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Projecting Nebraska’s 2020-21 Nonconference Schedule

September 22, 2020

The NCAA finally gave us our start date for the 2020-21 college basketball season last week. However, a lot of work still needs to be done before the first tipoff of the season on Nov. 25.

Part of that work for the coaches and administrators in Lincoln includes figuring out who the Huskers are going to play this season.

Back In June, Nebraska released its full nonconference schedule. Here’s what it looked like.

Clearly, playing that schedule won’t be possible with the later start date. As you read this, however, Nebraska is probably hard at work trying to piece together a new schedule to get the team ready for the Big Ten. What might that schedule look like?

When the NCAA announced the start date, it also prohibited exhibitions and scrimmages for this season and issued a strong suggestion that teams play at least four nonconference games. So wipe away the Peru State exhibition right off the top, which leaves us with eight nonconference games plus Nebraska’s multi-team event (MTE) from the original schedule.

Before the Huskers can fully flesh out their nonconference schedule, they’re going to need to hear from the conference. When the Big Ten decides to start its season determines how much space the Huskers have to fit in nonconference games. Last year, Big Ten play began in early January, though the conference also played a couple of mid-December games to facilitate the expanded 20-game league schedule.

Assuming the Big Ten doesn’t dramatically change things, Nebraska is looking at roughly five weeks to play nonconference games, and the Huskers could still have to fit in two Big Ten games as well unless they decided to group all the conference games together this year.

With all that in mind, we’re probably looking at somewhere between four and seven nonconference games (seven would get us to the NCAA mandated cap of 27, factoring in 20 league games).

Nebraska’s MTE, the Myrtle Beach Invitational, guarantees three games, so that gets us close to our floor by itself. The Myrtle Beach Invitational is reportedly one of the eight MTEs that will be played in Orlando this year, and it will also be moved back since it was scheduled to take place Nov. 19-22. I haven’t heard news about any of the eight teams pulling out which means Nebraska should play three of Pittsburgh, Missouri, Dayton, Utah State, Loyola (Chicago), Charlotte and Penn.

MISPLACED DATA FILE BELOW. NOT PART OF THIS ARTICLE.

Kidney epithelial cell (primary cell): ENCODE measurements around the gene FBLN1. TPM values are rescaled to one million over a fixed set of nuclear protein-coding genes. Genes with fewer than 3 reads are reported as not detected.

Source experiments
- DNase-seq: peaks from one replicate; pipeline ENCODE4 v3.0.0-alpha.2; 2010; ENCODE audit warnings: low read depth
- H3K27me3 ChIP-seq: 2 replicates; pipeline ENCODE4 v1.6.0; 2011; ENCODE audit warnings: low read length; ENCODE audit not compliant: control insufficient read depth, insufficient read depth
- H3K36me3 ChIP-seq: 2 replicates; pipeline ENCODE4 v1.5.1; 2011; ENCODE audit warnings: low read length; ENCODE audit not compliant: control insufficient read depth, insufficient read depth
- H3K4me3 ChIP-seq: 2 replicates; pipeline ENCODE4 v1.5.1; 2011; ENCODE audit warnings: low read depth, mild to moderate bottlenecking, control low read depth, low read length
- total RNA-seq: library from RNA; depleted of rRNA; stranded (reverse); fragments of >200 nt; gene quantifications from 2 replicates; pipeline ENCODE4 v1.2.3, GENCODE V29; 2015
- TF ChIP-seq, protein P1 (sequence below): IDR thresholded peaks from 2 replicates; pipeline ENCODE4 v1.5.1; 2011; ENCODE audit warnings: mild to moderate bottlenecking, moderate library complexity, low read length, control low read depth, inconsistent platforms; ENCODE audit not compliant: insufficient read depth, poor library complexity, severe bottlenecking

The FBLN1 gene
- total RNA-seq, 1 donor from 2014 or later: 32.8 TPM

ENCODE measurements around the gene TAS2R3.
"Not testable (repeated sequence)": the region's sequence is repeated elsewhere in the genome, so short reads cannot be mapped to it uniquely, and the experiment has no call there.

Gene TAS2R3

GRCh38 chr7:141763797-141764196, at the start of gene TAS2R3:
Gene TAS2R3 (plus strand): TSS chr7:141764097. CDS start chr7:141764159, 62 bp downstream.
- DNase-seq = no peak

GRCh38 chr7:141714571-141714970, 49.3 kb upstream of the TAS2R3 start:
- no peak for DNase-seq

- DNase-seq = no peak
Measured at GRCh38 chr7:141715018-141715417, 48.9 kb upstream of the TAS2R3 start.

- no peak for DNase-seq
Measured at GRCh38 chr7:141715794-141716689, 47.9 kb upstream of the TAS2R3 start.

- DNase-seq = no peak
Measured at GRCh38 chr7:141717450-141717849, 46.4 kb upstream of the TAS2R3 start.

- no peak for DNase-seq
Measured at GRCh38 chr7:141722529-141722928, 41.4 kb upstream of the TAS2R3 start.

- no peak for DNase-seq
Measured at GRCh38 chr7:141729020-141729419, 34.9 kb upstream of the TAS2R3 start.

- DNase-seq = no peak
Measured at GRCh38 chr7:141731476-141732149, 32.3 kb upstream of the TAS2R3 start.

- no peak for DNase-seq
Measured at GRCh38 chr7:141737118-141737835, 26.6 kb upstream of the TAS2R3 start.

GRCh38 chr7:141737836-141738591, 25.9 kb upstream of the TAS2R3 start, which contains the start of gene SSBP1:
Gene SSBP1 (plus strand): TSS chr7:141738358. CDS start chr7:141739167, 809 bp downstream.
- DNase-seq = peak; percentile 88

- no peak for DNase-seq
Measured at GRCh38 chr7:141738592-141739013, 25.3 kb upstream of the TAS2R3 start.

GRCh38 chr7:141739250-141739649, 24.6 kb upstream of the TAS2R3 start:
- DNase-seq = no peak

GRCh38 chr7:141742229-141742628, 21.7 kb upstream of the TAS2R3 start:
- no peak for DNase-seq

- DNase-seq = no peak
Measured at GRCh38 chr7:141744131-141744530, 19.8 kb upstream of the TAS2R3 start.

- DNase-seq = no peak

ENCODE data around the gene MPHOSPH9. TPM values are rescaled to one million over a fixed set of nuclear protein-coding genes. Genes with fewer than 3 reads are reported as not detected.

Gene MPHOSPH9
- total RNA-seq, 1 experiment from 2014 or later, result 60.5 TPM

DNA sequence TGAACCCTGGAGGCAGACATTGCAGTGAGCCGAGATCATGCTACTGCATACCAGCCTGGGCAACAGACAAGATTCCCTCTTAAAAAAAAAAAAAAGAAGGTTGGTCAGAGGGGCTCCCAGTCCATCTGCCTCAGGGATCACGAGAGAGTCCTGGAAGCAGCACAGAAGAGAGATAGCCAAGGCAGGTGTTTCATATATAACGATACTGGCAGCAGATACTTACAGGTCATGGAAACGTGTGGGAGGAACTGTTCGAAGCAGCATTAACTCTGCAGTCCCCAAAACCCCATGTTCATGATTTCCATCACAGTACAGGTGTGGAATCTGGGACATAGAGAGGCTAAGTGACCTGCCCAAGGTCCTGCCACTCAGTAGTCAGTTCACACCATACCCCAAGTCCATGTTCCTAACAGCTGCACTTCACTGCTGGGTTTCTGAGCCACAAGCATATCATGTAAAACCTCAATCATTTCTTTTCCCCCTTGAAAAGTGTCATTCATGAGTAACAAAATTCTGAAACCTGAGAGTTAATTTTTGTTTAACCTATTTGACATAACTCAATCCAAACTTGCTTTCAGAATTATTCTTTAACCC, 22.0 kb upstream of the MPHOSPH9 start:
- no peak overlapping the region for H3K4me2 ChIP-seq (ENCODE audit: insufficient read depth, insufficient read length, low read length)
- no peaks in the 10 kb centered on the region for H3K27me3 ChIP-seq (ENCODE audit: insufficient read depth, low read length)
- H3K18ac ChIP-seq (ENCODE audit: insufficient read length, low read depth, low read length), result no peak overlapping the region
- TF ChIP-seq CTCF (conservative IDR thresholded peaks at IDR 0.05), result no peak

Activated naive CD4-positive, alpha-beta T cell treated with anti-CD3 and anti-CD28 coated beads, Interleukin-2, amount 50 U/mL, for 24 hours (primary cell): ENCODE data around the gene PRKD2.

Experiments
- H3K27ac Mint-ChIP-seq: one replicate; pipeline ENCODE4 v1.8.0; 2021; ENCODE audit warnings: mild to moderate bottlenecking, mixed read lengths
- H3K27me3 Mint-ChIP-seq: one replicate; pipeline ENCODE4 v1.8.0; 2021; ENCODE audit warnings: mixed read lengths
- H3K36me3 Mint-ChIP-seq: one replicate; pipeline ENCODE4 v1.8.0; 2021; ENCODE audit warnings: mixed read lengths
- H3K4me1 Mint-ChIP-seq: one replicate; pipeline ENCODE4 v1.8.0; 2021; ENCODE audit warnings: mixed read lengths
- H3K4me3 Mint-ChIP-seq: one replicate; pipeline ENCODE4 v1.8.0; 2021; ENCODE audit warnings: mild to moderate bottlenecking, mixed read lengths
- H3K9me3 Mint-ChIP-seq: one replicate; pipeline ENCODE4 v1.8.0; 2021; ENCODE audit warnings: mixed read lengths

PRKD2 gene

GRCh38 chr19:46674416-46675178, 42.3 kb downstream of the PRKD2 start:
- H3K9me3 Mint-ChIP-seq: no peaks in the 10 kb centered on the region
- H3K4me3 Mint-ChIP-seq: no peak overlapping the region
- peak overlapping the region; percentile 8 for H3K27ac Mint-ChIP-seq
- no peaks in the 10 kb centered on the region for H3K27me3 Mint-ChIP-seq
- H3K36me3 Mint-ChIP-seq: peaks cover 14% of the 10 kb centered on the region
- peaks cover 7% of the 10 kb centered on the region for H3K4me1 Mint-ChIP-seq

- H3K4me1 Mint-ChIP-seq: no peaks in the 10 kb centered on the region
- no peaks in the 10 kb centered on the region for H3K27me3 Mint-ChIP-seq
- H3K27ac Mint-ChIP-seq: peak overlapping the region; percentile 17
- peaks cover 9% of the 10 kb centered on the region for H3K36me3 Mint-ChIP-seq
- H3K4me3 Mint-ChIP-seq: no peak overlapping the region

Per multiple reports, the Big Ten/ACC Challenge, which was originally scheduled for Nov. 30-Dec. 2 (though the matchups had not yet been released), will be moving to Dec. 8 and 9. The conferences still hope to play those games at campus sites, though that is still up in the air. Nebraska was supposed to host. That gets us to four games.

The Huskers weren’t slated to take part in the Gavitt Games this year (which might not happen anyway).

Nebraska scheduled two nonconference games against high-major opponents for this season: Creighton and Kansas State. If the Huskers and Bluejays both play nonconference schedules, I’m assuming their yearly battle against each other will still take place. Nebraska was supposed to host this year and that would be the easiest road trip of the season for the Jays. That gets us to five.

As for Kansas State, that one’s a little more interesting. The two teams agreed to a three-year series featuring one home game for each team and a neutral site game. That neutral site game was supposed to take place this year at the Sprint Center in Kansas City. If the Huskers keep the game, they’d have to figure out where to play it, though at least neither team was supposed to have its home game this year (costing the team the home crowd advantage considering fan attendance is unlikely). I could also see the two sides agreeing to move the series back a year to keep space open for this season.

If Nebraska and Kansas State play, that will push our total to six. If they don’t, that leaves us at five. The rest of Nebraska’s original schedule included home games against Cleveland State, Purdue Fort Wayne, Lamar, UMKC and Florida A&M.

Cleveland State and Purdue Fort Wayne were scheduled for before Nov. 25, so those games won’t happen as scheduled. I don’t see a reason for Nebraska to bring teams from Texas and Florida to Lincoln, so I’d cross out the Lamar and Florida A&M games as well. That leaves us with just UMKC, which is a game I can still see happening.

If Nebraska wants to get to seven, and it doesn’t play the Kansas State game, I could see the Huskers finding an opponent from one of the nearby Summit League schools (Omaha and South Dakota would be the easiest).

CBS Sports’ Matt Norlander wrote an interesting breakdown of all the machinations going on behind the scenes as event organizers try to put together adjusted MTEs and create potential bubbles (or more accurately, semi-enclosed campus sites) for nonconference or conference games. That’s worth a read, but it doesn’t seem like something Nebraska would be involved with considering the Huskers already have their MTE likely set for Orlando. I’m also guessing Nebraska feels confident enough in its protocols that it would rather stay home and play games in Lincoln than get involved with these potential bubble situations.

So, if Nebraska chooses start with its original nonconference schedule and work from there instead of tearing the whole thing up, I could see it looking something like this: Myrtle Beach Invitational (three games), Big Ten/ACC Challenge, Creighton, UMKC and a Summit League team (if the Kansas State series gets pushed back). That’s four home games and three neutral site games with up to three or four high-major opponents depending on how the MTE bracket shakes out.

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